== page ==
Actually then its not surprising that the “motorcycle industry” has decided to play this  one down. Particularly in the light of the fact that the DSA has also craftily altered the rules on the way motorcycle related incidents are recorded i.e. crashes during testing and training. Now all incidents that take place, whether on or off-road, during DSA conducted tests or during training by Approved Training Bodies’ (ATBs) will have to be reported to the DSA. It could be assumed that this is the DSA sticking two fingers up at the ATB’s who were vociferous in their criticism of the DSA over the safety of the motorcycle test.

This saga is due to continue as Mike “the bike” Penning still has an ongoing commitment to integrating the off-road section of the test ( Module 1) and the on-road test (Module 2), allowing testing at sites other than those operated by the DSA and an expectation that DSA examiners will travel to test candidates. Apparently the Public and Commercial Services Union (PCS) which represents 2,000 staff DSA have some thoughts on all that…..

There was me thinking that this is all about producing safe competent riders.

Have fun and ride, ride, ride.

Eddie Kidd – You may not be aware that Eddie is still completing the 2011 London Marathon. More here… Donate here…

© Back Roads Rider 2011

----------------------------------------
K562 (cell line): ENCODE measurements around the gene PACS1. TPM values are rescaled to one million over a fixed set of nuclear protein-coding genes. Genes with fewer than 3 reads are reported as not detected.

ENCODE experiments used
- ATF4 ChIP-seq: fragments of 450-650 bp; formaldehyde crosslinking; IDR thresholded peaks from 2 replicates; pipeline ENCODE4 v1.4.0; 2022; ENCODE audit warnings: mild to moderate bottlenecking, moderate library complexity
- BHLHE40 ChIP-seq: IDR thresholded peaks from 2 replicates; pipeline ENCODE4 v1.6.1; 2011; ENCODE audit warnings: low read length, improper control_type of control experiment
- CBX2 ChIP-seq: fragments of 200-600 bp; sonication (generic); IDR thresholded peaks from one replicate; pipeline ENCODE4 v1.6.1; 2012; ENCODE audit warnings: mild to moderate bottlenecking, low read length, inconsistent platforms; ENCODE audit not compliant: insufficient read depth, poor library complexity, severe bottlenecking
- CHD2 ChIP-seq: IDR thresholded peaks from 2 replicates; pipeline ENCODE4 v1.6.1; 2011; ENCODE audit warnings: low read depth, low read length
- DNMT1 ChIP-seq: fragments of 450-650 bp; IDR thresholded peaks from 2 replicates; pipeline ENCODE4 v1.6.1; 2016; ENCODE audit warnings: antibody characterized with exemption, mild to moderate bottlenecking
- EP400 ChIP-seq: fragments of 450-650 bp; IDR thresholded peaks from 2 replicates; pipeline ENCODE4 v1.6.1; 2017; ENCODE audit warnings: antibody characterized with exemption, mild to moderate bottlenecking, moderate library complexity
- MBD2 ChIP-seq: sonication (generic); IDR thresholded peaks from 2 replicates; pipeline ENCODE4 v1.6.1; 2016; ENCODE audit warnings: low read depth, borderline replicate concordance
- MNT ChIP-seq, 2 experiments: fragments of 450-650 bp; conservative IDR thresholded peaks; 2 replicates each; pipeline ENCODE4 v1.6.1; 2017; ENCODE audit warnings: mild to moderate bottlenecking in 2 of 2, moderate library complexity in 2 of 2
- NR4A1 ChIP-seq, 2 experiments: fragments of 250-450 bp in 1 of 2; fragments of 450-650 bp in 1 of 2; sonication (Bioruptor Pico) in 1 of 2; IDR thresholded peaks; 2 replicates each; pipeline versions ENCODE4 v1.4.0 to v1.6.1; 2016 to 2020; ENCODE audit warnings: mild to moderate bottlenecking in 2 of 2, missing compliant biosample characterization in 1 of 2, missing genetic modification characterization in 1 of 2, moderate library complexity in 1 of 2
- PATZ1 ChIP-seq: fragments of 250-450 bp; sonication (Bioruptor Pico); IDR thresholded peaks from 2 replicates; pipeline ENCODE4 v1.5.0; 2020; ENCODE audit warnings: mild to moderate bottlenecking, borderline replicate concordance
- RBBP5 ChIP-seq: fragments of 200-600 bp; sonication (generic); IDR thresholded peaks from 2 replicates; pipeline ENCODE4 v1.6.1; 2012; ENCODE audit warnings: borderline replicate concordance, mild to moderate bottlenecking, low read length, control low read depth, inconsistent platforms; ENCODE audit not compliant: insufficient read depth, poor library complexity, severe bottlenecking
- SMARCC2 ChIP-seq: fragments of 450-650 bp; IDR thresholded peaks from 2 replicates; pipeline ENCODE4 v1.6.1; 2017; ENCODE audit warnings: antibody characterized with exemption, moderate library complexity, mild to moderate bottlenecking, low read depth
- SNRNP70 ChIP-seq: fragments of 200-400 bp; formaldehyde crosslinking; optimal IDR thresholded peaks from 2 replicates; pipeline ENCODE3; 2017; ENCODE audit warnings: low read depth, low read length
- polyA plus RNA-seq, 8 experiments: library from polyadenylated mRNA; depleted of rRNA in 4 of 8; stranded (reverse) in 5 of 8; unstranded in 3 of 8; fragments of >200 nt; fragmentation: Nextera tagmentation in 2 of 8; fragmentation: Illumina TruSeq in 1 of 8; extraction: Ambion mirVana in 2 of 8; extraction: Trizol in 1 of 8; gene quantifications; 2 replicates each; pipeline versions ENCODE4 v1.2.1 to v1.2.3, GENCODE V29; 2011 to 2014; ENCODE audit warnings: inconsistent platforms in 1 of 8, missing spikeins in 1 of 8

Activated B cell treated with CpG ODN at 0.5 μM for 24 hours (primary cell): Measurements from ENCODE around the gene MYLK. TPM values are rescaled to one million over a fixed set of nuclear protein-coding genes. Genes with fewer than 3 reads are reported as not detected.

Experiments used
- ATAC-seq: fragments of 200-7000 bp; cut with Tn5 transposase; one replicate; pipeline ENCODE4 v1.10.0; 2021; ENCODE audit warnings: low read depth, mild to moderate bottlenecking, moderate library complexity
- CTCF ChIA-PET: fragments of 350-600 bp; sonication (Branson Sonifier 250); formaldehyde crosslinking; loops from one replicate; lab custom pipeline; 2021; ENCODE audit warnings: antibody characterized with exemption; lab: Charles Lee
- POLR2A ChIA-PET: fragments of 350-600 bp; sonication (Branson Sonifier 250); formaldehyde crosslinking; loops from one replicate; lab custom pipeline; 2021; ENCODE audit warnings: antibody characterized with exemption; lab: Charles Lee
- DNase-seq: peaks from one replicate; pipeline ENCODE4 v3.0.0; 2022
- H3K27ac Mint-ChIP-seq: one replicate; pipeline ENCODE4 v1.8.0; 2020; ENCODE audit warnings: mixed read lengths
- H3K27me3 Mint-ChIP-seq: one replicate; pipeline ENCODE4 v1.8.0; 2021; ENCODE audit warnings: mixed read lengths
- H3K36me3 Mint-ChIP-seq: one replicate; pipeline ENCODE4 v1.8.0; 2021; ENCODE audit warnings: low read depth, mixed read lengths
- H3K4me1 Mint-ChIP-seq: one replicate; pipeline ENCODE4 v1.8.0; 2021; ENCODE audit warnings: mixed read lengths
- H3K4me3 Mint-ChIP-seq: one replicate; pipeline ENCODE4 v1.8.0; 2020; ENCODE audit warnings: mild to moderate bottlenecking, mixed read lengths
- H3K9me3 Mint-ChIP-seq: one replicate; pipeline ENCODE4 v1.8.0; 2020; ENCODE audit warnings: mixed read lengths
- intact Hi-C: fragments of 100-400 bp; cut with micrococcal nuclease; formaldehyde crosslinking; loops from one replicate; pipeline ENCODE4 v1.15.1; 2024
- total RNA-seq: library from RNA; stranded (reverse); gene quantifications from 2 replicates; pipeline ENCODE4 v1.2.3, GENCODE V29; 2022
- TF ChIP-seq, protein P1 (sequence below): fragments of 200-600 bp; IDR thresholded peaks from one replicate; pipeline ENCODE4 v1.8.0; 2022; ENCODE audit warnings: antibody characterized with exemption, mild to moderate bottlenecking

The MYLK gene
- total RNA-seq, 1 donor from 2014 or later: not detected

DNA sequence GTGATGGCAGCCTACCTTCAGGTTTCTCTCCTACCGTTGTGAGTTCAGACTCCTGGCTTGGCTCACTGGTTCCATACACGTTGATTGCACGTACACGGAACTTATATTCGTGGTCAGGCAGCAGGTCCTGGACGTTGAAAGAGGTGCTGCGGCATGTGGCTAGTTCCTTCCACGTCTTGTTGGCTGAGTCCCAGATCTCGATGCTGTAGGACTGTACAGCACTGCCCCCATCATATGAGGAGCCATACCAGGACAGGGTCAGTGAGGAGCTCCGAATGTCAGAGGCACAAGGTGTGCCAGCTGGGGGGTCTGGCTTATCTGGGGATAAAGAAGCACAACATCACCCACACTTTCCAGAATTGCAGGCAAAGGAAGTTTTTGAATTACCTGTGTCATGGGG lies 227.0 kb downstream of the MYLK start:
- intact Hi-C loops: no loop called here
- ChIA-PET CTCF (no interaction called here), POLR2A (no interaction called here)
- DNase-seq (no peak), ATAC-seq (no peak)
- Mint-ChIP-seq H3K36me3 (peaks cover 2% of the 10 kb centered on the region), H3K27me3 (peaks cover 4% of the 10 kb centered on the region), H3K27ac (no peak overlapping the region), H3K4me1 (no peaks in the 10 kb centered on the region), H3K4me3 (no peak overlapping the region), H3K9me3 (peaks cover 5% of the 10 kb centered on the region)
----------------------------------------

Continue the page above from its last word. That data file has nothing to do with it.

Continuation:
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3 Comments leave one →
  1. Rogerborg permalink
    May 30, 2011 4:13 pm

    If you can take the Grumpy Specs off for a moment, you might see that the changes to Mod 1 are actually a stunning attack of common sense by the DSA.

    Here’s the full list:

    1) Low speed manoeuvres first.
    2) The slow speed ride is now a “ride over there slowly” instead of a “follow me slowly” to remove the length of the examiner’s legs from the equation.
    3) Wider exit from the fast bend to allow picking a better line to the speed tests.
    4) Much larger stop area after the swerve to avoid it being effectively another emergency stop.
    5) A “sighting lap” round the fast bend and through the e-stop speed trap, to get the hang of it.
    6) e-stop before swerve, to weed out the unprepared[1].
    7) 48kph minimum speed on both the e-stop and swerve (with a minor if you don’t reach 50kph), and an immediate re-try rather than waiting until the end.

    Taken in total, those changes are a significant improvement, and a reasonable person might choose to welcome rather than dismiss them.

    [1] I say “unprepared” rather than “untrained” because there is no requirement for pre-test training beyond the CBT: candidates can and do turn up without lessons, and the test must take that into account rather than assuming that all candidates have been pre-vetted by a competent instructor.

  2. May 30, 2011 11:37 pm

    That’s just a kick in the teeth for wannabe riders..nothing unusual about that then, the government up to its usual old tricks.